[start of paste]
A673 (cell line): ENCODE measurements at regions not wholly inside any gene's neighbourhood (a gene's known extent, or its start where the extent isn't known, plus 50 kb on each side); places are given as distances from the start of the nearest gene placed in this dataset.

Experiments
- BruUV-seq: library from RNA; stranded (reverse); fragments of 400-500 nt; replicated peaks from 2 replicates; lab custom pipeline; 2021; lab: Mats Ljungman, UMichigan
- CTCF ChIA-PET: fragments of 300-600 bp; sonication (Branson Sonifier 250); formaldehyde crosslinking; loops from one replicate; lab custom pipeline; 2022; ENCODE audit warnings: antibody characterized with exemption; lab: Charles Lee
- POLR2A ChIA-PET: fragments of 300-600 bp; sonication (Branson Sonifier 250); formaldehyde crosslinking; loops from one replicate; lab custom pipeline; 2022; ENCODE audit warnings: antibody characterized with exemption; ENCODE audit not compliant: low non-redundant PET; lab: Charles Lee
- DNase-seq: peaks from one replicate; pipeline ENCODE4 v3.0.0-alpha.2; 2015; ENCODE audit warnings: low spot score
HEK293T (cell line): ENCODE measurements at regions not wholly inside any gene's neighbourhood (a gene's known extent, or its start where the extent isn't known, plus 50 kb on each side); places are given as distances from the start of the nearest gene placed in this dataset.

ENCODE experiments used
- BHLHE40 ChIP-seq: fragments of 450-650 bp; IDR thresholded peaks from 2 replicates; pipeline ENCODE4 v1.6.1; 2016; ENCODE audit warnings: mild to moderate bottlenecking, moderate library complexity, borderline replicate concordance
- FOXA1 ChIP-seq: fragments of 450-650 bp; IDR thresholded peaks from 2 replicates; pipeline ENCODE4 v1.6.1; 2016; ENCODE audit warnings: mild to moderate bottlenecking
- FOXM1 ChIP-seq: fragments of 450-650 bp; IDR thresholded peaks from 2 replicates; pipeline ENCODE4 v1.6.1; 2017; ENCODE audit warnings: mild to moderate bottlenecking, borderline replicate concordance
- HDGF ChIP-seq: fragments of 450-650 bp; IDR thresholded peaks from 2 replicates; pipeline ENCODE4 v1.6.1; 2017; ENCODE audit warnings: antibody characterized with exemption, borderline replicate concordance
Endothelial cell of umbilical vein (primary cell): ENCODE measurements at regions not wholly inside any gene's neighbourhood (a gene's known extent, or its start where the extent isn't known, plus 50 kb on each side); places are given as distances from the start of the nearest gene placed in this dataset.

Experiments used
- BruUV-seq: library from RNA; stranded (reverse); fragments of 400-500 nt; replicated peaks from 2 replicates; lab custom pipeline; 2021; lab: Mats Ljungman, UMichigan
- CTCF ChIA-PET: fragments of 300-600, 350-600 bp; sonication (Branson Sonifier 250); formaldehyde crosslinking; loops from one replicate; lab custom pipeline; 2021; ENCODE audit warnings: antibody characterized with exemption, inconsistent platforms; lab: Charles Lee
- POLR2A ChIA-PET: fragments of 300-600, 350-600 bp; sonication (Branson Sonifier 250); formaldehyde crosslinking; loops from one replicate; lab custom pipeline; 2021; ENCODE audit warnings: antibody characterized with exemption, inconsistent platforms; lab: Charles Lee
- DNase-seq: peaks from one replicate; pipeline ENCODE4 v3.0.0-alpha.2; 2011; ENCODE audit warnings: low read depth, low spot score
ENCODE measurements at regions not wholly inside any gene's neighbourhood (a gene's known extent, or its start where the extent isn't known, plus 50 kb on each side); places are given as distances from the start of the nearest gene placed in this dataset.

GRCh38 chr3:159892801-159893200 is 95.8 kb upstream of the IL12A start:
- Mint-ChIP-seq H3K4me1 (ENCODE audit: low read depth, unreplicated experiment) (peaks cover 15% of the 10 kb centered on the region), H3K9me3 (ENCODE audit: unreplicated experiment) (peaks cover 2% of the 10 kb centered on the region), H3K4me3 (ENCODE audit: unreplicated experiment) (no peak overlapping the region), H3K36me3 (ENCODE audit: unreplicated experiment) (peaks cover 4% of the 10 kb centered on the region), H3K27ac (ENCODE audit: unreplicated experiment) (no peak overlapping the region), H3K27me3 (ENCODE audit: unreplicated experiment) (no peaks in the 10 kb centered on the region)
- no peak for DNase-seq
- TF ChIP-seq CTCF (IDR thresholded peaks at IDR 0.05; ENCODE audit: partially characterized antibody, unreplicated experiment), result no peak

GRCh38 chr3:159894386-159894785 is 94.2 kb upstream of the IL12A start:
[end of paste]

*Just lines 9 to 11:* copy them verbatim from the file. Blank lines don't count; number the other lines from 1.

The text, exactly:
- BHLHE40 ChIP-seq: fragments of 450-650 bp; IDR thresholded peaks from 2 replicates; pipeline ENCODE4 v1.6.1; 2016; ENCODE audit warnings: mild to moderate bottlenecking, moderate library complexity, borderline replicate concordance
- FOXA1 ChIP-seq: fragments of 450-650 bp; IDR thresholded peaks from 2 replicates; pipeline ENCODE4 v1.6.1; 2016; ENCODE audit warnings: mild to moderate bottlenecking
- FOXM1 ChIP-seq: fragments of 450-650 bp; IDR thresholded peaks from 2 replicates; pipeline ENCODE4 v1.6.1; 2017; ENCODE audit warnings: mild to moderate bottlenecking, borderline replicate concordance